1:56 pm  
Blogger Two Fruits said...

Sometimes it's best to leave the clock at home and just run the race. Best fun ever is a tactical track race, get the sit, stay in touch, then sprint around the outside to hit the line in front. Much better than running against the clock.

8:20 pm  
Blogger Ewen said...

Thanks Janene. Yeah, those kids should have more respect for their elders! Good point about the wind. I need Amanda running just ahead of me.

Agree with that 2F. I'm going to try and ignore the clock from now on.

8:44 pm  
Blogger Two Fruits said...

Missed you by an hour this afternoon. Lane 5 in great condition for bare feet running. Had to dodge a few golf balls, but Ok.

8:54 pm  
Blogger Jog Blog said...

I think it just shows (yet again) that the analysis of running is indeed an imprecise sports science. It's just lucky that for most of us the love of running is in the trying - ie, trying to run better and trying to work out the best training/racing formula for us.

Remember though, a good race is a good race, and a disappointing race is an awesome training run :)

You are running well!!

9:06 pm  
Blogger Robert James Reese said...

You didn't mention it explicitly, but I think you figured it out; a positive consequence of weekly racing is that you can chalk a bad race up to being just that -- a bad race. You know you ran well just two weeks ago, so you don't have to stress out about the 3K. Just chalk it up to something being off that day.

11:07 pm  
Blogger RICK'S RUNNING said...

If only all our races could be good one!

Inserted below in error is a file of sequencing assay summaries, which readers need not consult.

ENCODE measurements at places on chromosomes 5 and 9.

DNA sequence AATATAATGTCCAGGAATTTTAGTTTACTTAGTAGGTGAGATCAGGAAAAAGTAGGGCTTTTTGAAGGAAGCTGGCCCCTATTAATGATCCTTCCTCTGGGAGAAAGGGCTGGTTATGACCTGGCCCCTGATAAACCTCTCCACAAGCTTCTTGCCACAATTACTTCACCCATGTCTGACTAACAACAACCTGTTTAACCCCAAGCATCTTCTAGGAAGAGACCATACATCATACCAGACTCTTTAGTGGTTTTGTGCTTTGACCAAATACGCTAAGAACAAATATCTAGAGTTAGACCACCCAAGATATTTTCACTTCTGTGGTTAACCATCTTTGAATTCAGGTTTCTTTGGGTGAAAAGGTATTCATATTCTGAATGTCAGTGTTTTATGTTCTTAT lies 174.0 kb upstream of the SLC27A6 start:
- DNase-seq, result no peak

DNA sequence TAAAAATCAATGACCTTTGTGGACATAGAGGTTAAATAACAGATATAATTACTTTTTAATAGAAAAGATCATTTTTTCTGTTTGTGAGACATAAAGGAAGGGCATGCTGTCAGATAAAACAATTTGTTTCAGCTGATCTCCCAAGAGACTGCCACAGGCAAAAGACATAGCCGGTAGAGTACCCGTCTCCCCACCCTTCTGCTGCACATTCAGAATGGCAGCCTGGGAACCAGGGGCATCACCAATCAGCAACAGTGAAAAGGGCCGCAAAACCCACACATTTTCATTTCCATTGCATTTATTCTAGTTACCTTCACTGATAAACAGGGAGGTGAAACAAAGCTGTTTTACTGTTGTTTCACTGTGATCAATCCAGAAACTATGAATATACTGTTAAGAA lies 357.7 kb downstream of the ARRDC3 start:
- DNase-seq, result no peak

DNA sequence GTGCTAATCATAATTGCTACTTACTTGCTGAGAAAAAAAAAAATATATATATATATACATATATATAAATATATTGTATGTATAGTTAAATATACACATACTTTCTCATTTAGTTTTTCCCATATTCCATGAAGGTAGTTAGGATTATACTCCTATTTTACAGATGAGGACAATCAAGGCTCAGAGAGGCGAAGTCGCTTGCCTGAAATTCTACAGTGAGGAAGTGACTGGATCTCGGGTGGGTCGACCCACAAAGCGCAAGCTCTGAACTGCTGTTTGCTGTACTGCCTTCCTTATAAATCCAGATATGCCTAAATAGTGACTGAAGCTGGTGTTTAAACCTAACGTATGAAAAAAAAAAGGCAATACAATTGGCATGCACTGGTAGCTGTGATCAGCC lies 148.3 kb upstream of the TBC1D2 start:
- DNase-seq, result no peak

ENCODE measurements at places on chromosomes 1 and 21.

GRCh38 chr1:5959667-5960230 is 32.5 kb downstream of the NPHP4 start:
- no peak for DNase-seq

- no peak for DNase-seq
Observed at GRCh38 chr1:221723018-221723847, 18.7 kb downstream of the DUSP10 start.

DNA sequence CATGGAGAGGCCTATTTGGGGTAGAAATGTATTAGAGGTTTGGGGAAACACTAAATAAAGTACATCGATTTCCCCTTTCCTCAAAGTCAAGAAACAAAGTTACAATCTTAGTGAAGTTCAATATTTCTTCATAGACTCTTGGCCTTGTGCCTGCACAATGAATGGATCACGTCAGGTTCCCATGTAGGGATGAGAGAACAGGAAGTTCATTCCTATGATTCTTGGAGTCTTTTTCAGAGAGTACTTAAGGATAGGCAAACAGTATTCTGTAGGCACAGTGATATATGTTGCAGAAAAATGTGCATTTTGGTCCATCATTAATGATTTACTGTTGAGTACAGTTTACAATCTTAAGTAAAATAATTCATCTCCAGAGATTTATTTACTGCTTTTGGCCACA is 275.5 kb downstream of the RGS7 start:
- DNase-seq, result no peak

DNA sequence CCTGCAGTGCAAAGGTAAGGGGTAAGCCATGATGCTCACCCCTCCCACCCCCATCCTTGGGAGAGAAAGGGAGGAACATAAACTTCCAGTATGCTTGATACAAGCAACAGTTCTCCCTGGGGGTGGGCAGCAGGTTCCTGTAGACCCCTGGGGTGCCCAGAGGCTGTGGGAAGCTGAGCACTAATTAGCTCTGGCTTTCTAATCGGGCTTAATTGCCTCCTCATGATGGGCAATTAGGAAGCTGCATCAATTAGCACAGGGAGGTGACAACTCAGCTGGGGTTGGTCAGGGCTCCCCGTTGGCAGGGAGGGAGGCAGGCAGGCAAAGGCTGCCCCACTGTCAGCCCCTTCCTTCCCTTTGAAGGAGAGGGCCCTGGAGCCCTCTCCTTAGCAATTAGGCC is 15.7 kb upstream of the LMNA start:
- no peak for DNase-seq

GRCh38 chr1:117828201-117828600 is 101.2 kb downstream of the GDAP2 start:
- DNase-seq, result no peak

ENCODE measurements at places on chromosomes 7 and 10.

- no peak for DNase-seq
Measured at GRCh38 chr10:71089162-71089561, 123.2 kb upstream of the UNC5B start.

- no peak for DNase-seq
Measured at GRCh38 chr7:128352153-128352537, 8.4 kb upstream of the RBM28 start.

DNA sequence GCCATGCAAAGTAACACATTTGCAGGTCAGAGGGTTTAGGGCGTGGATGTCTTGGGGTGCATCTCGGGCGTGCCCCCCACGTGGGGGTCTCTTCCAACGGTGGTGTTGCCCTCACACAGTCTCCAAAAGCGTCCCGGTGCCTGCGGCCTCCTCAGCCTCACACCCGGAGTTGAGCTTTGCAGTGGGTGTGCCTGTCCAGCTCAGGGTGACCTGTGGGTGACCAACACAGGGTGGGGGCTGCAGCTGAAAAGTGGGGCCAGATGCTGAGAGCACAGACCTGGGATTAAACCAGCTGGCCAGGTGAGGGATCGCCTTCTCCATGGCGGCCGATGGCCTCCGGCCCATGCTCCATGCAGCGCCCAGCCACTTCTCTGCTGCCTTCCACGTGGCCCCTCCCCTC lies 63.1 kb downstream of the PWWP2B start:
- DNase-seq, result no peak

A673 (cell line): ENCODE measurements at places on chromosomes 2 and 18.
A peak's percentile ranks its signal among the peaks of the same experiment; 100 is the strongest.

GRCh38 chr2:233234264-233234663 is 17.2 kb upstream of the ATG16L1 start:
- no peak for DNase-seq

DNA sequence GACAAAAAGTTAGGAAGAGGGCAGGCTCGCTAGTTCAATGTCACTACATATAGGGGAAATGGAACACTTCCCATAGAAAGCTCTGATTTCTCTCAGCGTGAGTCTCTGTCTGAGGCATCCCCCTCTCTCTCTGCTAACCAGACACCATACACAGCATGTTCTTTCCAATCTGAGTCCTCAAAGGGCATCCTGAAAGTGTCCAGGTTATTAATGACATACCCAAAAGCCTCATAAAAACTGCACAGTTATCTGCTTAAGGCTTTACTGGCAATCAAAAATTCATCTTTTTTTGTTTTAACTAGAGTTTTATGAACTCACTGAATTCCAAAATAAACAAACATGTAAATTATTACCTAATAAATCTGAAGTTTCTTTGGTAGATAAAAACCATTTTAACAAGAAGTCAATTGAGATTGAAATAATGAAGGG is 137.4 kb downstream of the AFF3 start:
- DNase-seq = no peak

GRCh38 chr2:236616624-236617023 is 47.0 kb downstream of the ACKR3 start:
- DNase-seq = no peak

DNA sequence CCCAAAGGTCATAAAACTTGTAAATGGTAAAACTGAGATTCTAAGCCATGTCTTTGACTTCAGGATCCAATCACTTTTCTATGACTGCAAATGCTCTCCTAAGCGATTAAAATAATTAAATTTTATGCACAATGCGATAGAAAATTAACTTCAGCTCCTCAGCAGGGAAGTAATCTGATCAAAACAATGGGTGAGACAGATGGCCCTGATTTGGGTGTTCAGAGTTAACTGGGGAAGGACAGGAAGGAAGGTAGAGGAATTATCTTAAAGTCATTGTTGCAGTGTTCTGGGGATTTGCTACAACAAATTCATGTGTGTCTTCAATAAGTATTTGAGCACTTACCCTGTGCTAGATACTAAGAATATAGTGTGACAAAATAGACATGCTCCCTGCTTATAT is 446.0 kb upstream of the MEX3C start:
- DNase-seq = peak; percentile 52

Yet it's the bad ones that drive us on to greater things right?
Your race last week sounded really exciting!
Don't dwell on that bad race , learn from it and move ahead :0]
Keep positive Even old boy.

12:00 am  
Anonymous Anonymous said...

Well done. Your duel with Hannah calls to mind your epic duels with Lily in the 3000m and 800m a few years ago. The lack of respect that these young lassies show for age is of course absolutely the right thing. Racing is by definition a competition. While the most important competition is between yourself and your imagined self, it is easier to calibrate the effort required to match an opponent that to match an intangible imagined self, so a youngster who steps up the pace to meet your challenge is to be celebrated. But you were already in the magic zone by the halfway mark. However it is not really a magic zone, it is a zone of confidence in your running. In contrast, you struggled to find that zone in the 3000m the following week. The interesting challenge is discovering how to create that zone of confidence. Background issues such as recent working hours and degree of recovery for recent training play a large, part but mental strategy is also important. Perhaps in the YCRC 5Km you were running ‘in the moment’, focussing on the immediate experience of running and racing with minimal concern about final time.

5:22 am  
Blogger Grellan said...

I've never raced at that frequency but would imagine that it would have it's highs and lows. Although your alternative reality could have read ........."One positive consequence of weekly racing is that one runs a fair chance of having a great race", that and the fact that you don't need to do any speedwork in training.

7:10 am  
Anonymous Anonymous said...